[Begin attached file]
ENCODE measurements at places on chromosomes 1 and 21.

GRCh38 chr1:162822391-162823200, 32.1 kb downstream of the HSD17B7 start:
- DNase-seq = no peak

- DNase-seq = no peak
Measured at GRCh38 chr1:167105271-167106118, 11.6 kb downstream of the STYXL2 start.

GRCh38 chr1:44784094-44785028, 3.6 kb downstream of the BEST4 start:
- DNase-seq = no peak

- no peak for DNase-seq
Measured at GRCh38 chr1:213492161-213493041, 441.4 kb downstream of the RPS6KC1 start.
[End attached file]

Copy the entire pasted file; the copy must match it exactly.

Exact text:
ENCODE measurements at places on chromosomes 1 and 21.

GRCh38 chr1:162822391-162823200, 32.1 kb downstream of the HSD17B7 start:
- DNase-seq = no peak

- DNase-seq = no peak
Measured at GRCh38 chr1:167105271-167106118, 11.6 kb downstream of the STYXL2 start.

GRCh38 chr1:44784094-44785028, 3.6 kb downstream of the BEST4 start:
- DNase-seq = no peak

- no peak for DNase-seq
Measured at GRCh38 chr1:213492161-213493041, 441.4 kb downstream of the RPS6KC1 start.